One way to assess Yates’s prospects is to ask whether he can capitalize on any of the case’s legal oddities. Here are some prominent contenders.
- The feds shouldn’t worry about “a few undersized groupers.” You might expect that federal prosecutors would have bigger fish to fry. A similar sentiment was at work in Bond, where the majority couldn’t accept that it was a federal offense for a jilted lover to give her rival a minor burn or (hypothetically) poison a goldfish. The problem with this approach is that Yates was being investigated for violating an environmental regulation related to the conservation of fish in waterways—which, unlike mild chemical burns, is a routine thing for the federal government (and not just states) to be concerned with. Yates’s position thus seems to link the defederalization of criminal law with the defederalization of environmental law. Notably, some of Yates’s amici would likely welcome both forms of defederalization, but many would not.
- Fish aren’t “objects.” One theme swimming just under the surface in Yates’s Politico piece and briefs is that it’s just plain silly to think that Sarbanes-Oxley meant to encompass fish when it prohibited the concealment of a “tangible object.” In Politico, for example, Yates was shocked that “the federal government charged me with the destruction of evidence—yes, fish.” Yates’s opening brief labels this result an “absurdity.” The suggestion, apparently, is that it’s odd to refer to fish as mere “objects,” which is stodgy and arid legal language. Surely that type of language is more naturally used in fluorescent-lit office spaces filled with humming shredders, rather than aboard sun-drenched boats on a rumbling ocean. But that intuition would require the Court to read a fishing exception into the statute, and even petitioner doesn’t argue for that result. Instead, petitioner’s rule would exclude many “objects” from the statute’s scope, including many things found in offices.
- Congress doesn’t hide big fish in small ponds. Yates’s strongest legal claim to oddity is that the government’s reading has the effect of making § 1519 a very capacious provision—indeed, so capacious that it swallows up the listed terms “record” and “document,” as well as other federal laws relating to similar conduct. The Court has said that Congress doesn’t hide elephants in mouse-holes, and a similar sentiment may be at work here. In effect, the defendant limits the statute by reading it as: “any record, document, or similar tangible object.” While that conclusion finds strong support in the ejusdem generis canon, the government responds that the statute was deliberately modeled on similarly written provisions that are understood to be very broad. The government also gives examples involving concealment of corpses, drugs, and bloody knives. The suggestion is that Congress legislated a new, broader obstruction provision, rather than let wrongdoers even worse than Enron go unpunished.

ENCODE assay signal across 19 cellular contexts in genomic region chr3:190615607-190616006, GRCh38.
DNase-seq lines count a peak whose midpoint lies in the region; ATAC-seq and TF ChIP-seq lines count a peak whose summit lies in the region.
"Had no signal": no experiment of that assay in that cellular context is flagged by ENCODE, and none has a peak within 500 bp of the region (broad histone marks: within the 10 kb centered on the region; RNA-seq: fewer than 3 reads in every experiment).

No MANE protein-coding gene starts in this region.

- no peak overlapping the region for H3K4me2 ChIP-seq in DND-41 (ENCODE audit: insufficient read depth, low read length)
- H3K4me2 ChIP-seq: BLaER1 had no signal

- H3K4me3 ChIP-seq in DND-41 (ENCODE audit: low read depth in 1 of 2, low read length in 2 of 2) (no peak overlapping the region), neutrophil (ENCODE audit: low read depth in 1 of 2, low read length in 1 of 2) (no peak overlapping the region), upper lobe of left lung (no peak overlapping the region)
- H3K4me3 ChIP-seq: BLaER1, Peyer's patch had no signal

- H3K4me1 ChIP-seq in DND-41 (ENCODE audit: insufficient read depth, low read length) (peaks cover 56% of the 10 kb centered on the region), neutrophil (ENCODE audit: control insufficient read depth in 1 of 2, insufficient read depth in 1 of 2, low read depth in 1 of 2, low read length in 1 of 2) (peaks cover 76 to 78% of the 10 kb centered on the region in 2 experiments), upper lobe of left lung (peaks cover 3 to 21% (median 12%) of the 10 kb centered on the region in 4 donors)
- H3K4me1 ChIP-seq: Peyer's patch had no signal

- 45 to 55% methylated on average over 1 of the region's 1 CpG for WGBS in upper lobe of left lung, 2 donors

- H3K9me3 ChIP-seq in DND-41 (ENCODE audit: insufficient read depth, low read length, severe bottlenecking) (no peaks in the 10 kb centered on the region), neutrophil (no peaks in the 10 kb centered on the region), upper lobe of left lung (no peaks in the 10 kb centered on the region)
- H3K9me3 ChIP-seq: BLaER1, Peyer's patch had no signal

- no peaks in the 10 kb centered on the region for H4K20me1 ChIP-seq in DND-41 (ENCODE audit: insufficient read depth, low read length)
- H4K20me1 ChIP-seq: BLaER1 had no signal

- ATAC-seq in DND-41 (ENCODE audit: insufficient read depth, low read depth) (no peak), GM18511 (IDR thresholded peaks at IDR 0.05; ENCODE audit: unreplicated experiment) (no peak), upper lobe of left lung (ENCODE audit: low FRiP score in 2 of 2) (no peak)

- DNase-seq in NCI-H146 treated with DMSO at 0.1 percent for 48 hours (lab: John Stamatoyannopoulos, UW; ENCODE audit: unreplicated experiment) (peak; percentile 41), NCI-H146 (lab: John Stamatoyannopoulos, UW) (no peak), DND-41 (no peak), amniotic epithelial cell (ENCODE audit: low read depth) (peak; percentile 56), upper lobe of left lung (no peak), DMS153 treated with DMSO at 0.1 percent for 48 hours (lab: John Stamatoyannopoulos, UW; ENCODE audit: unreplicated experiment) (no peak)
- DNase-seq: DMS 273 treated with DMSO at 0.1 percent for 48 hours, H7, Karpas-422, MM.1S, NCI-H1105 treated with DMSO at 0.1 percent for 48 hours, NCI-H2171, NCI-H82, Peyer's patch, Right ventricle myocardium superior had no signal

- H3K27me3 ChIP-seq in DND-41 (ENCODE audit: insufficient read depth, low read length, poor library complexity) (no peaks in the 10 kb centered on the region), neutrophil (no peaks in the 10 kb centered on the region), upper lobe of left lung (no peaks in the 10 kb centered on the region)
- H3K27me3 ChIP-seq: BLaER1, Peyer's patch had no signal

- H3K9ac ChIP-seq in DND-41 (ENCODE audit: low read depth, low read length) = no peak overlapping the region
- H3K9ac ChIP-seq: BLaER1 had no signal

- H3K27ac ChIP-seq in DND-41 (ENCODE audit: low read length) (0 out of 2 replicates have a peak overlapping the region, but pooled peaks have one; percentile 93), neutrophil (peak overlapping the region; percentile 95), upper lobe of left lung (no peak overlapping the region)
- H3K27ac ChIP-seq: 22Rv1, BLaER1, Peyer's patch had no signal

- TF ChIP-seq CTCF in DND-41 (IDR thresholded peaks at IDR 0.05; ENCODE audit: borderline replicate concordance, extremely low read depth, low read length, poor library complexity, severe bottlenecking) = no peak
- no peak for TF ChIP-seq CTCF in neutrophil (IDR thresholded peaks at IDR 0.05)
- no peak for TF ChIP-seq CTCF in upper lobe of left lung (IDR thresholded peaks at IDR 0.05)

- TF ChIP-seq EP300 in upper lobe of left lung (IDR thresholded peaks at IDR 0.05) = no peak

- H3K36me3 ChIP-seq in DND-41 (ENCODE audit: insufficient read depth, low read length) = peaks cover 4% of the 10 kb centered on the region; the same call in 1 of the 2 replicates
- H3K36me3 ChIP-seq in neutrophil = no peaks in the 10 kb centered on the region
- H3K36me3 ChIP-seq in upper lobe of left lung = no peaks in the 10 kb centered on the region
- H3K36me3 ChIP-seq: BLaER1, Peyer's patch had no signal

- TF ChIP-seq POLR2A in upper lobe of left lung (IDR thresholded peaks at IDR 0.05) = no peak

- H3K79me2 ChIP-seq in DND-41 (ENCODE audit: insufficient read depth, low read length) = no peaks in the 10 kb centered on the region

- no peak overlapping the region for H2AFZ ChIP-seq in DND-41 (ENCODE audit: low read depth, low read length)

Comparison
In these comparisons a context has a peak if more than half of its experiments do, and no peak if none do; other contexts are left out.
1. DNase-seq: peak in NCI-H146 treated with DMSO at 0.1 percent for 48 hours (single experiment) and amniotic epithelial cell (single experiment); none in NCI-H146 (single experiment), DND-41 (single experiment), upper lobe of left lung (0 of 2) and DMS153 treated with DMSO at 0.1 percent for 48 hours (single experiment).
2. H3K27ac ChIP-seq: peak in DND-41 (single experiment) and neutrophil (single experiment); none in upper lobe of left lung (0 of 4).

To my mind, the assessment above indicates that this will be a much harder case for the defendant than the splitless grant would suggest.
From a theoretical standpoint, the most interesting issue in Yates is the question of how to ascertain ambiguity. In Bond, the Court seemed to reason that constitutional doubts could create ambiguity in a criminal statute. In his separate opinion, Justice Scalia railed against that result, arguing that ambiguity must preexist reliance on a substantive canon like constitutional avoidance. A similar interpretive choice is available in Yates, in that numerous defendant-friendly default rules—including ejusdem generis, noscitur a sociis, the rule of lenity, and a potential presumption against federal criminal regulation—seem capable of both creating and resolving statutory ambiguity. To the extent that the Court addresses this issue, Yates may shed light on whether the interpretive move in Bond was just a fluke.
Finally, I noted the other week that the North Carolina Dental Board case led to an astonishing amount of teeth-based wordplay in the press. Yates is bound to be even more irresistible on this score. When it comes to this case, coming up with contrived puns is like shooting — well, you know what.